Nokia N95 is it the mobile phone god

By: Steve Morris

but a word of warning five mega pixels sounds impressive, and compared to most phones it is , the quality of the shots are good, but it won't replace a dedicated digital camera. The Nokia N95 features the same Web browser as is on the Nokia E62, with its smooth scrolling and mini-map navigation panel. The N95 features infrared, Bluetooth, GSM, HSDPA , a TFT display that supports 16 Million colours and has a resolution of 240 x 320 pixels. it features a unique dual slider, with one side a normal keypad and another layer devoted to music controls.

N95 Music Player

Other highlights of Nokia N95 are music player and 150 MB of internal memory. In many respects, the iPhone and the Nokia N95 are competitors. The Apple iPhone and the Nokia N95 are being positioned as mobile multimedia computers that do a variety of functions. I often ask myself how long it will be before the mobile phone becomes the desktop PC we foresee it becoming.

The Call management features on the Nokia N95 are the same as those found in other Nokia Series 60 smart phones so you can be sure that the quality will be to a high standard

Nokia N95 and GPS

The N95 has an integrated GPS system with has an accuracy of around 10m I have found this added technology lacking. There is a major problem getting a signal, the test area we were using was ?highly built up with lots of tall buildings. We only managed to pick up a stable signal in a ?high rise flat on the fifth floor pointing the device up side down at the sky ( the GPS antenna is in the bottom of the handset) it comes complete with a Map application aptly called Maps ?this has global overview maps built in. Maps that are more detailed can be downloaded for free from an online server. The detail available varies from country to country, but in many cases it is available down to street level. , point of interest is also included. All the maps are available free, as is basic route planning, but navigation functionality (with voice and on screen prompts) will be available as a pay-for add on.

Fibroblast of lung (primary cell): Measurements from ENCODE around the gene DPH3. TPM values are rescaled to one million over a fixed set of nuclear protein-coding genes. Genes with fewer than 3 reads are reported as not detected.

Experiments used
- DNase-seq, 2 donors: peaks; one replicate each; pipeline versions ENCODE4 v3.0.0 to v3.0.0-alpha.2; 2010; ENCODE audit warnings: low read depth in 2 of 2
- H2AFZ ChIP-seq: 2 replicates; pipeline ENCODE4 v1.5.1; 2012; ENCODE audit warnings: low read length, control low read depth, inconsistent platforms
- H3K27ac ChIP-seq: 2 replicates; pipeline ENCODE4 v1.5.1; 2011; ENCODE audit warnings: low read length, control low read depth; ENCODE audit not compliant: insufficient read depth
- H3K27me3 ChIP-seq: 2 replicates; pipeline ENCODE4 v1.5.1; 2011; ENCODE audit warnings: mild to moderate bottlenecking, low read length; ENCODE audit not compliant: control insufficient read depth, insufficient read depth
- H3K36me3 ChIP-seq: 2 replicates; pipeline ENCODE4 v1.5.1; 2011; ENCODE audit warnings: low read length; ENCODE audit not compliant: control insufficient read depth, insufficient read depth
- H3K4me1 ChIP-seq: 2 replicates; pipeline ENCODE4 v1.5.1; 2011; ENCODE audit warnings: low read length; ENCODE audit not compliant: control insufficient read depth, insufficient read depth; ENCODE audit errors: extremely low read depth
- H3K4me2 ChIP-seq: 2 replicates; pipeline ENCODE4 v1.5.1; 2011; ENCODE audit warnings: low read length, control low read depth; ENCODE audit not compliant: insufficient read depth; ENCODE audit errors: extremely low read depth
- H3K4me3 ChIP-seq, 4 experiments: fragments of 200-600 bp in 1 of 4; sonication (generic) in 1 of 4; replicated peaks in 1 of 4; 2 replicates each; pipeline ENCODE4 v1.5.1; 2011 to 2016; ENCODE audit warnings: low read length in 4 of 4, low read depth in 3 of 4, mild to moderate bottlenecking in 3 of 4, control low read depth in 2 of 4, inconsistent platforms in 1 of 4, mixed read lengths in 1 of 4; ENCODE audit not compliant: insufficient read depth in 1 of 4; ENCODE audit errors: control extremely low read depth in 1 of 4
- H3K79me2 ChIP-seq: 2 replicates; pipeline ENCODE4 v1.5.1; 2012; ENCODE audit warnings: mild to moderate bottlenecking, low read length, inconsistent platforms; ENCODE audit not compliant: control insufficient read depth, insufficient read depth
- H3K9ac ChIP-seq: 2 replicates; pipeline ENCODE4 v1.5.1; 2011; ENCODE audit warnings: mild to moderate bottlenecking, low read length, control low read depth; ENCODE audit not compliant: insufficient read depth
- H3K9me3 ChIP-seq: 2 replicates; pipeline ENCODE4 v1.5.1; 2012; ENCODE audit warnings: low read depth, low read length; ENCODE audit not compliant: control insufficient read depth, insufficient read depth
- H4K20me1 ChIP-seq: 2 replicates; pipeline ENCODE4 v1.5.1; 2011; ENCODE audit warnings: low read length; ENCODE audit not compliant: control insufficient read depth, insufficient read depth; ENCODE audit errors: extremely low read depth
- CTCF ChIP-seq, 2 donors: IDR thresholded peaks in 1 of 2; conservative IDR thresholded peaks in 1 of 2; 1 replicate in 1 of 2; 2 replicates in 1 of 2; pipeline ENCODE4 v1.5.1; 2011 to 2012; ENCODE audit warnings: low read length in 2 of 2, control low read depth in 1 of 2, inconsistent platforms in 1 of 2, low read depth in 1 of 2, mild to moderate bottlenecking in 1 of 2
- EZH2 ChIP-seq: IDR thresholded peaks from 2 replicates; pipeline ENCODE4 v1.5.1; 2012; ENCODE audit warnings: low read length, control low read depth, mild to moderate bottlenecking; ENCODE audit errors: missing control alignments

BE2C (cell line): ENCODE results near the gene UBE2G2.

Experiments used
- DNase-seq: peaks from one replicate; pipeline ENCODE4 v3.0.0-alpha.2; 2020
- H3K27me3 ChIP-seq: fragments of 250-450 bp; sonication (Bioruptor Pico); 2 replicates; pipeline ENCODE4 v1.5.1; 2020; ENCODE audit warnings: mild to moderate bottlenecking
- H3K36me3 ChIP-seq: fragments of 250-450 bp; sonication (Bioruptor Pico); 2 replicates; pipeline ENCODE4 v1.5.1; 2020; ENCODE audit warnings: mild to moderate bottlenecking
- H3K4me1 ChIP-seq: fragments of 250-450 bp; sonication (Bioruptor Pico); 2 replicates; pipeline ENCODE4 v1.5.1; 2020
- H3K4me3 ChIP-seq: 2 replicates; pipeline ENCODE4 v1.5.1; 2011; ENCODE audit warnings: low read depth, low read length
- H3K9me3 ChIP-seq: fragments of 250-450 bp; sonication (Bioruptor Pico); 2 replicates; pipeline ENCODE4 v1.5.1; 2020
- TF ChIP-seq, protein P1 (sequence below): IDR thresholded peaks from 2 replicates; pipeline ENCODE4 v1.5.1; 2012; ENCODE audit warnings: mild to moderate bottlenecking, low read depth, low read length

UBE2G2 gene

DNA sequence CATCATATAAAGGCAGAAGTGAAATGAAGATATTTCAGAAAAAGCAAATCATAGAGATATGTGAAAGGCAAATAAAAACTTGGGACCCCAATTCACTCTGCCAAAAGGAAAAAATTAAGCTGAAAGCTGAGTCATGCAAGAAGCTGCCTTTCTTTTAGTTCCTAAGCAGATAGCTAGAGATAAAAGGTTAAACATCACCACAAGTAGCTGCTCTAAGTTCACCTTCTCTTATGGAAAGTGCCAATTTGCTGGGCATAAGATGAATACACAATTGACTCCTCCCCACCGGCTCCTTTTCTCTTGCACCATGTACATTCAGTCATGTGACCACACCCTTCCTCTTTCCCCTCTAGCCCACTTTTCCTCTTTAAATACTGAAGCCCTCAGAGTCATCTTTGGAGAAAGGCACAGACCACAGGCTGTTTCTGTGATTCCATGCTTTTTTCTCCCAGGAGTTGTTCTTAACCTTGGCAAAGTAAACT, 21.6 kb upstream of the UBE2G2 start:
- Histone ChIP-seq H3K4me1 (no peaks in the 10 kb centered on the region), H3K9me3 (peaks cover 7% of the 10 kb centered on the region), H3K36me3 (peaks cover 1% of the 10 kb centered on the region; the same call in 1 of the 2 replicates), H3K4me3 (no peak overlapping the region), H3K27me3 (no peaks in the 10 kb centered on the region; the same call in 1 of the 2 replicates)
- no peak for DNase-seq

Another disappointing thing about the N95 was the battery life its battery life leaves a lot to be desired. Several sources are reporting that the handset needs charging daily, and even if left switched-on and untouched it's very doubtful to last Nokia’s claimed 9.5 days on standby time.

All in all the N95 on paper is a great phone but there are a few things that let it down in the real world. The biggie is the length of time the battery lasts I understand that there's a lot under the hood and therefore you would expect it to drain power but quoting the standby time of 9.5 days and not living up to it, that’s sad. Secondly the GPS , what a great idea ?not having to spend out on a blue tooth GPS receiver to go with your phone but not being able to get a signal what's the point. Did the R&D guys rush through the testing of these features so they could get it to market quickly. If everything worked as promised then the N95 would be a leap in mobile phone technology but alas it doesn't . Its like getting a nice new sports car with a 1 gallon fuel tank , looks good drives fast but you got to keep filling it up .

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